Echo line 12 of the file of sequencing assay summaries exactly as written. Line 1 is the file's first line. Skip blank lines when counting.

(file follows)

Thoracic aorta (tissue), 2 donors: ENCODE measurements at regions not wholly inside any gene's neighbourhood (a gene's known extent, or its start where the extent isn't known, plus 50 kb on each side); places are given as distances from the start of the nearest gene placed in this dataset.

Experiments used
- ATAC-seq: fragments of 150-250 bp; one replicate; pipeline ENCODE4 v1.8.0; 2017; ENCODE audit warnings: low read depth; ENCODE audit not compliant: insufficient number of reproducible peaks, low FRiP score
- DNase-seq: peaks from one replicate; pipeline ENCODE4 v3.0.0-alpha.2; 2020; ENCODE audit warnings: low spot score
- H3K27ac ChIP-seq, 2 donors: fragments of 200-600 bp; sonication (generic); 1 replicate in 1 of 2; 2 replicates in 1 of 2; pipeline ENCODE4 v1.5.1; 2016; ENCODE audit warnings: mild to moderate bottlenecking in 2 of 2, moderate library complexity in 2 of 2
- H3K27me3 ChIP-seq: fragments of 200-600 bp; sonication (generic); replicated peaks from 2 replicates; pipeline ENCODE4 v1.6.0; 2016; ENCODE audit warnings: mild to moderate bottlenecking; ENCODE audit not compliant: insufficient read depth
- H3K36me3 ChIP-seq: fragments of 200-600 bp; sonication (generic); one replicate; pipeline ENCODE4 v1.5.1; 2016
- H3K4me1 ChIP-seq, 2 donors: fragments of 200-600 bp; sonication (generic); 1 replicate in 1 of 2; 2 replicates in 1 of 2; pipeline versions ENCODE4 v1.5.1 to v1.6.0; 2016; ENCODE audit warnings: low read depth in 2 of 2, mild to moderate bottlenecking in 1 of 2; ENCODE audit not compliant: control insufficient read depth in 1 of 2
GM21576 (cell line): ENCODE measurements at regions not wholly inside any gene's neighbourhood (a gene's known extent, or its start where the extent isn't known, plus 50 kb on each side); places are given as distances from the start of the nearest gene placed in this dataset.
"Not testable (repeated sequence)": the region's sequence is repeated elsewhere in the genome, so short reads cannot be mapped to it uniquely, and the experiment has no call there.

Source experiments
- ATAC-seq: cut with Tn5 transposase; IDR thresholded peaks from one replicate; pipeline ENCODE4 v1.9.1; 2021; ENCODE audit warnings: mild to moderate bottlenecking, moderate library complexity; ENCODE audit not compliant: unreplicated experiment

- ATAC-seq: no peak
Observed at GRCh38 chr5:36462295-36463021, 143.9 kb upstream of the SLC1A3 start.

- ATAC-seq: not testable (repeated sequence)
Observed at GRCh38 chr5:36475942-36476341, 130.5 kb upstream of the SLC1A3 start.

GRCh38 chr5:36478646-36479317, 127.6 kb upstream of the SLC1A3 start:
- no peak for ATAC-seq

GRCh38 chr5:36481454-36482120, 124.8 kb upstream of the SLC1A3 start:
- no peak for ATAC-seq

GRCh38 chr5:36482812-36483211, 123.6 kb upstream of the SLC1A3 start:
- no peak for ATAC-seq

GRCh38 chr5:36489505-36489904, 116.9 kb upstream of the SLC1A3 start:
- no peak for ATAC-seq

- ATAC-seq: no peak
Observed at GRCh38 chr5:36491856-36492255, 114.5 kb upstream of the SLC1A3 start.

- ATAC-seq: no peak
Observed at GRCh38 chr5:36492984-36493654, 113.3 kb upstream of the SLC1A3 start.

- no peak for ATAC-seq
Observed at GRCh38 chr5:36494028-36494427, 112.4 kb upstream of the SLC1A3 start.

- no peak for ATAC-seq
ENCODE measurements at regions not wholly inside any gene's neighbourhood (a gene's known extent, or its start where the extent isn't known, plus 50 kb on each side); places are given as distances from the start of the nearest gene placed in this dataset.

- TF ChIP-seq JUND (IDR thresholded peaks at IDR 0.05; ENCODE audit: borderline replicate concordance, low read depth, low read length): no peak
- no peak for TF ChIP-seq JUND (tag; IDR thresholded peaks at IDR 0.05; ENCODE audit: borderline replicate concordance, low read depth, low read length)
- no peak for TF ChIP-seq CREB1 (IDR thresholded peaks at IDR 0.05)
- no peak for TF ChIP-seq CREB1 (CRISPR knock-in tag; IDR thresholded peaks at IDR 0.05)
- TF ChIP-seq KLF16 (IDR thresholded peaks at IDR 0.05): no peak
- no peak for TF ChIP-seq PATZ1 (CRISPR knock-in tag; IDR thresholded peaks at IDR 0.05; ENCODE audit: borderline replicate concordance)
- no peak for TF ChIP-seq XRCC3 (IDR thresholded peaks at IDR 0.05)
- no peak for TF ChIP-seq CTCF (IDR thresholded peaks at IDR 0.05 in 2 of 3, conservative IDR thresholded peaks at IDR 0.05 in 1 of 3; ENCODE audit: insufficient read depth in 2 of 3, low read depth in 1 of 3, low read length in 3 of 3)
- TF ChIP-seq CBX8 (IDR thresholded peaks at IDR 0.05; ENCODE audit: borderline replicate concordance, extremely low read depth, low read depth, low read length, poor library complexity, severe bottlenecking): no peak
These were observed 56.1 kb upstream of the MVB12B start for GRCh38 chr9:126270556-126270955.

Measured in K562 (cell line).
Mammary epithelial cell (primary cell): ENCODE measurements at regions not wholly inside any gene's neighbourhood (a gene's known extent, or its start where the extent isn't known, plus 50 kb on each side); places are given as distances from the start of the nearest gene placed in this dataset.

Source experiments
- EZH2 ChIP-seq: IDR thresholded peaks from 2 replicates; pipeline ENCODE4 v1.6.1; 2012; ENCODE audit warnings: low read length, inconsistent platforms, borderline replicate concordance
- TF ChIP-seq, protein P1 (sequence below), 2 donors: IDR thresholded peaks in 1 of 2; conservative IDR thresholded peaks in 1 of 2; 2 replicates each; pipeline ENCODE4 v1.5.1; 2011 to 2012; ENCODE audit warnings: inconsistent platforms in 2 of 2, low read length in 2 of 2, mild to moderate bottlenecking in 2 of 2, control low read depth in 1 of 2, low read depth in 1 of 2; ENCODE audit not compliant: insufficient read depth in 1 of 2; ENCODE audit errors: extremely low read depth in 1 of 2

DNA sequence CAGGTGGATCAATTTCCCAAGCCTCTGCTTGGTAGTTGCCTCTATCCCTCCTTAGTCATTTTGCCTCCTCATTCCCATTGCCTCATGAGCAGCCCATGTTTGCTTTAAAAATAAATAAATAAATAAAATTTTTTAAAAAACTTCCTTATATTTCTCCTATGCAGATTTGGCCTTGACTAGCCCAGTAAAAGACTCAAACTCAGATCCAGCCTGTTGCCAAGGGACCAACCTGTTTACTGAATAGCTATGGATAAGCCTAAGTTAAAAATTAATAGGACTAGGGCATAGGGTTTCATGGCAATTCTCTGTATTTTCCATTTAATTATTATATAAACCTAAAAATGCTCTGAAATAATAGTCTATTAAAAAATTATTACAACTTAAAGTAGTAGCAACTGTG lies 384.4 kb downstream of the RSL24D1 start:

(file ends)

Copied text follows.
- ATAC-seq: cut with Tn5 transposase; IDR thresholded peaks from one replicate; pipeline ENCODE4 v1.9.1; 2021; ENCODE audit warnings: mild to moderate bottlenecking, moderate library complexity; ENCODE audit not compliant: unreplicated experiment